General insurance pricing: FCA proposes radical pricing remedy

General insurance pricing: FCA proposes radical pricing remedy

The FCA has been concerned about firms using pricing practices in home and motor insurance that allow them to raise prices for customers at renewal year on year (called the practice of ‘price walking’).

As a result of this, customers who shop around get a good deal whereas others pay higher prices. After considering a range of potential remedies, the FCA published the final report of their market study, which proposes two significant interventions:

  • Firms would not be able to increase prices for renewal customers without also increasing the prices they offer to new business customers – this is effectively a ban on price walking.
  • Firms would be required to periodically report data/information on the pricing and governance of their insurance products to the FCA, who will continue to monitor and supervise outcomes. The FCA may also decide to publish the data they gather from firms as a ‘sunlight remedy’ intended to promote transparency.

Paul Cullum, who leads Frontier’s financial services work commented:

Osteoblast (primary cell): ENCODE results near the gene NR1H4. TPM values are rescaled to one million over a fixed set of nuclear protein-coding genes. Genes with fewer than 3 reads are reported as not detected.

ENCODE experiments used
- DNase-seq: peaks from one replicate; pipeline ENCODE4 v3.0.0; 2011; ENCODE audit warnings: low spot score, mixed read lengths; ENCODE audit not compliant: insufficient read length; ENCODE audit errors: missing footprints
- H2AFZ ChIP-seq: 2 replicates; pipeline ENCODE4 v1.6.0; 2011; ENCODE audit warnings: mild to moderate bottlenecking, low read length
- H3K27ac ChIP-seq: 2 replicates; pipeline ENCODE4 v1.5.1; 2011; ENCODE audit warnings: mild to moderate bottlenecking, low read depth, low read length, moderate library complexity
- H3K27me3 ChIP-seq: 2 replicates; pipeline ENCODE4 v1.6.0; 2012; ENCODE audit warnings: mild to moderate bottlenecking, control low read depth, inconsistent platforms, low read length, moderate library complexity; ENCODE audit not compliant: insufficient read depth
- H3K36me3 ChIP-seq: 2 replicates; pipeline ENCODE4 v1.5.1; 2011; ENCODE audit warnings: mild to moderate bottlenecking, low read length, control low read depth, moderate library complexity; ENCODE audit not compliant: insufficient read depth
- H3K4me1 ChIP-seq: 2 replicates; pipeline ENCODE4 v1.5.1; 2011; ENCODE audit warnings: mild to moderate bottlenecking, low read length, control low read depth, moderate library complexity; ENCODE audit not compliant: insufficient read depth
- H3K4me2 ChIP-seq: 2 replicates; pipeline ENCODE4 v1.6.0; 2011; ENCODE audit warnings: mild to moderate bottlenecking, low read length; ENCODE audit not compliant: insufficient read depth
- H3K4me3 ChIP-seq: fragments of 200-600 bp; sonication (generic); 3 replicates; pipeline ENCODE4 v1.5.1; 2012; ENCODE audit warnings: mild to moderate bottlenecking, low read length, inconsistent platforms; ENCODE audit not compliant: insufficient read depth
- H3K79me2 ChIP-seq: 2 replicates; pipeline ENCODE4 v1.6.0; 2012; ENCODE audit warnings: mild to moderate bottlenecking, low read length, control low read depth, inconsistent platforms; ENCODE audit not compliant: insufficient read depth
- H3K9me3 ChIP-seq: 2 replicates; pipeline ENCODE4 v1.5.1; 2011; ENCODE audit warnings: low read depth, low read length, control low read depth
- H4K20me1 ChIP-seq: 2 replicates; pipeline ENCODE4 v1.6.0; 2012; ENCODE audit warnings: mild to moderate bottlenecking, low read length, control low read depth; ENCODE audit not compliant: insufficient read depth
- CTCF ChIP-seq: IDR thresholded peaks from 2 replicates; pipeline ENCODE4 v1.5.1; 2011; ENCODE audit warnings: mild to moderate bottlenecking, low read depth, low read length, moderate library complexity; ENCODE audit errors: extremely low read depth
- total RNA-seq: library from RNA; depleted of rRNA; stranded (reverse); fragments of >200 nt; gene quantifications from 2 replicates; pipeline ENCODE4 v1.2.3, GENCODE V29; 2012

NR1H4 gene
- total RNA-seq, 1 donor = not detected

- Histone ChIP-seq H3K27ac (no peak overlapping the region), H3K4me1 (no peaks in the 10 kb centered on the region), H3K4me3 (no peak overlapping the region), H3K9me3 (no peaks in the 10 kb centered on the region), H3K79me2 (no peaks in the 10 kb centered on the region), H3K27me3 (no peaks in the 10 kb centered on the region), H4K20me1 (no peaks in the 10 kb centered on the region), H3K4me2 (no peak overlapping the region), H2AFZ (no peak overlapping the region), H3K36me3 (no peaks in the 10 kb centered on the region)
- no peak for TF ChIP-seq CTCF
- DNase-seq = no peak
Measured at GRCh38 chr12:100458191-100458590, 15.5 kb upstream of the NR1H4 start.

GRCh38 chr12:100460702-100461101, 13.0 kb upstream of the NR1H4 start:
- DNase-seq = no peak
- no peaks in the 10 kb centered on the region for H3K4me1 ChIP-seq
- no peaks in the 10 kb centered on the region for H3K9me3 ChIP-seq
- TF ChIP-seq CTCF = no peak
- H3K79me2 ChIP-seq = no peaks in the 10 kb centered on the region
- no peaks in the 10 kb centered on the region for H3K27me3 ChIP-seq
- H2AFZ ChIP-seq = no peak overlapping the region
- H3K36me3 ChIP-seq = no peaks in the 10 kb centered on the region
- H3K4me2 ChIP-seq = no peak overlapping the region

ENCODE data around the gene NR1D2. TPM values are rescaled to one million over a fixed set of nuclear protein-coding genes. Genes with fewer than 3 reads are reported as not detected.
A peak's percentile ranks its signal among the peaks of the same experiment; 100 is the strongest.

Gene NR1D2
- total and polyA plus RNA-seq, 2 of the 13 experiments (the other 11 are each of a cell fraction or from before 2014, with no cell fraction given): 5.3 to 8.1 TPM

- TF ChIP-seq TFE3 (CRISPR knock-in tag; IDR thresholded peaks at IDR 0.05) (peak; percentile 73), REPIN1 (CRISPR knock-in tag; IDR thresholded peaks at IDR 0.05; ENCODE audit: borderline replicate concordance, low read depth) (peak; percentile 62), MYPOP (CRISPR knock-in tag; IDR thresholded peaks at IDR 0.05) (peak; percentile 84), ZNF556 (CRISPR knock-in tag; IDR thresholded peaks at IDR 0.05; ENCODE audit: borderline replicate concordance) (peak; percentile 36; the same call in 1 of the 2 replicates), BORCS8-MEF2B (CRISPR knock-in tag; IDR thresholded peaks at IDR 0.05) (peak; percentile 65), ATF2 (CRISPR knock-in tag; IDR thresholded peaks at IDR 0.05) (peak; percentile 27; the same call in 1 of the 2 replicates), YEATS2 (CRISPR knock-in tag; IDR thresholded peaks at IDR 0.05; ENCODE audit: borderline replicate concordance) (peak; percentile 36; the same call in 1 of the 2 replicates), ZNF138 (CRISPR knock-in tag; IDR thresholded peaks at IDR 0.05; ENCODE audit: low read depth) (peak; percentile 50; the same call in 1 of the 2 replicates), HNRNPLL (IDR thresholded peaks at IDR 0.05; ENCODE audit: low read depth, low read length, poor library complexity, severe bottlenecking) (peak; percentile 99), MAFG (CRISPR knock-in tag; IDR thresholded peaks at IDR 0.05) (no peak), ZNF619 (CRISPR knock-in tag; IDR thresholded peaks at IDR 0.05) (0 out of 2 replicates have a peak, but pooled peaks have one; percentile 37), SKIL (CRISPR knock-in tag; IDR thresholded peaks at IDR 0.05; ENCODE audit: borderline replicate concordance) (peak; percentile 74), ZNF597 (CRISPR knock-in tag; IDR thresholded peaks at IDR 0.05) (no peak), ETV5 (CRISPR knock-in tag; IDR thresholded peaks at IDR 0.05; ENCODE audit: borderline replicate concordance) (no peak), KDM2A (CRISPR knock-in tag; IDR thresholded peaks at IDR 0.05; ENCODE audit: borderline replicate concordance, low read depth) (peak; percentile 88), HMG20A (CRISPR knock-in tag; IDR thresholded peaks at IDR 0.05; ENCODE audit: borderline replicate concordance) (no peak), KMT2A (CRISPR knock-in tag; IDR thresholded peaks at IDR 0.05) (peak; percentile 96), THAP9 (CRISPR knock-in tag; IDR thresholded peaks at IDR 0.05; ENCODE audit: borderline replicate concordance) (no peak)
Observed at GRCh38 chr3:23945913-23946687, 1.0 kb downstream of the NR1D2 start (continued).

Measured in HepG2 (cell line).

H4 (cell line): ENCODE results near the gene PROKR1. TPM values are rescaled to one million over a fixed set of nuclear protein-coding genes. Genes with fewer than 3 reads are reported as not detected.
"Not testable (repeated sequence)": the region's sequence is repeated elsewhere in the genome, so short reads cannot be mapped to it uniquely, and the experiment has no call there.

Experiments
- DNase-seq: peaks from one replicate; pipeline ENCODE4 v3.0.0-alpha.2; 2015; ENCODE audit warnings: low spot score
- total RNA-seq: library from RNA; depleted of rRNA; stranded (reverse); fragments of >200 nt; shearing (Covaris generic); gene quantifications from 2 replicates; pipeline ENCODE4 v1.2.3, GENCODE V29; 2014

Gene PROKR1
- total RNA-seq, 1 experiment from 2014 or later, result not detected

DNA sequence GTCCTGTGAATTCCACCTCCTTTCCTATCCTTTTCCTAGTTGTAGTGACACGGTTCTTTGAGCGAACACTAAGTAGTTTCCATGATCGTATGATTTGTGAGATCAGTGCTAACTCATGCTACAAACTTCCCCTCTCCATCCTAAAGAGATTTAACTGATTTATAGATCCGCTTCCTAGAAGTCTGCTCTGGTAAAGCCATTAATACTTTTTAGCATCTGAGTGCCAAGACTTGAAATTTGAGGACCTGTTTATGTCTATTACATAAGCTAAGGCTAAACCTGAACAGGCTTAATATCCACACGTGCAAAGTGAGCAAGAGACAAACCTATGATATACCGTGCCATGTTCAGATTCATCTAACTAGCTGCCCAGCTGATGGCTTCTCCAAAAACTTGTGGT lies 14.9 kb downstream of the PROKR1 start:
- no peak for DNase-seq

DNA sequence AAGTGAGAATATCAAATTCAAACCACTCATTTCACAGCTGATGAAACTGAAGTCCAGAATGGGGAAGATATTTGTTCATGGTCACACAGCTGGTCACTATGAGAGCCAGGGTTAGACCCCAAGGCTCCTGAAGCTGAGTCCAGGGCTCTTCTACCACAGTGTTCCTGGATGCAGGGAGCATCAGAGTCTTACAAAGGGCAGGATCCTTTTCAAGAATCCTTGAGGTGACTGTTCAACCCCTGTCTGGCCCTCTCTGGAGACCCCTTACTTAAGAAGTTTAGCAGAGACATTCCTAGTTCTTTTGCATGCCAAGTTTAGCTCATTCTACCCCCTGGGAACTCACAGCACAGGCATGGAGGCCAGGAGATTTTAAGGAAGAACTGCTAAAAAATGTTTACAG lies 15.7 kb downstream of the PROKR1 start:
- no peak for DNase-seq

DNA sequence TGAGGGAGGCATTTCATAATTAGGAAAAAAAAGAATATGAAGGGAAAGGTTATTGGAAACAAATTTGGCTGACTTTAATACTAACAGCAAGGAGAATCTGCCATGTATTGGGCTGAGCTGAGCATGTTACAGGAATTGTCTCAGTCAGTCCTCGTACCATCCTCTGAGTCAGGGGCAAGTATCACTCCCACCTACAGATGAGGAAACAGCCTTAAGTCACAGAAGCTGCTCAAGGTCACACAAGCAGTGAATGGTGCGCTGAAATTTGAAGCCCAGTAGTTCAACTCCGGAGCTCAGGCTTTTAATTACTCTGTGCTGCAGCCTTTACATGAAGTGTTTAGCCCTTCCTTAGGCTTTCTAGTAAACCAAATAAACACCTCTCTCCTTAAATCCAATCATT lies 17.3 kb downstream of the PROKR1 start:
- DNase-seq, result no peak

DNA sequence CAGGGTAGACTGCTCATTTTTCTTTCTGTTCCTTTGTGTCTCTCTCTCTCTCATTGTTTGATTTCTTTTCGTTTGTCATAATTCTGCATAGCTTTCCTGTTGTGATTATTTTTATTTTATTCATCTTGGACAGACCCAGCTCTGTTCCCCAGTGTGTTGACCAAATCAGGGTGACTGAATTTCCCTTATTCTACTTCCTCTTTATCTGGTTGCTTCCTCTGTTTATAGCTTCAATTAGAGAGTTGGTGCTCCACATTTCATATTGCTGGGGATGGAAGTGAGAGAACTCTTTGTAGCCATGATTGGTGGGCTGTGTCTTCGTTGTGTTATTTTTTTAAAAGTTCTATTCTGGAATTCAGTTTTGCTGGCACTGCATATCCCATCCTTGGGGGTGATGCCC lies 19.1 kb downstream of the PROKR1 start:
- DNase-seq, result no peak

“The FCA’s remedies represent a ground-breaking intervention that follows a trend towards more price intervention in the UK. Their proposed pricing remedy prohibits both 'price walking' (increasing prices for customers each year) and 'introductory pricing' (offering lower prices to attract new customers). This could lead to benefits for many longstanding customers for whom the market has not worked well in the past. But on the other hand, firms may feel restricted in their ability to offer new products and vary prices in ways they had done previously, which may lead to new pricing models emerging in the market. Going forward, the FCA would have to ensure that firms are still able to compete effectively, while also making sure that they’re able to identify and address any non-compliance to their rules. More generally, the FCA’s prohibition of introductory pricing could be a potentially significant precedent for many subscription markets, from magazines to broadband, that use discounts to attract customers and have been grappling with similar issues around higher prices being paid by longstanding customers.”

The FCA is seeking views on its proposals till 25th January 2021 and intends to announce the new rules next year after considering feedback from stakeholders.

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